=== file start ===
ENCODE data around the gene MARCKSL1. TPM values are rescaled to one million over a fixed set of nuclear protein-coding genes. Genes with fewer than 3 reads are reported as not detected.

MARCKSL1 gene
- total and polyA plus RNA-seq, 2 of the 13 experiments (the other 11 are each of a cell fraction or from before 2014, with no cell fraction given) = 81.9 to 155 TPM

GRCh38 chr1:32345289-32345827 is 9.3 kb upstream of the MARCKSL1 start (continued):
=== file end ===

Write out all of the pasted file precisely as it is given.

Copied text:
ENCODE data around the gene MARCKSL1. TPM values are rescaled to one million over a fixed set of nuclear protein-coding genes. Genes with fewer than 3 reads are reported as not detected.

MARCKSL1 gene
- total and polyA plus RNA-seq, 2 of the 13 experiments (the other 11 are each of a cell fraction or from before 2014, with no cell fraction given) = 81.9 to 155 TPM

GRCh38 chr1:32345289-32345827 is 9.3 kb upstream of the MARCKSL1 start (continued):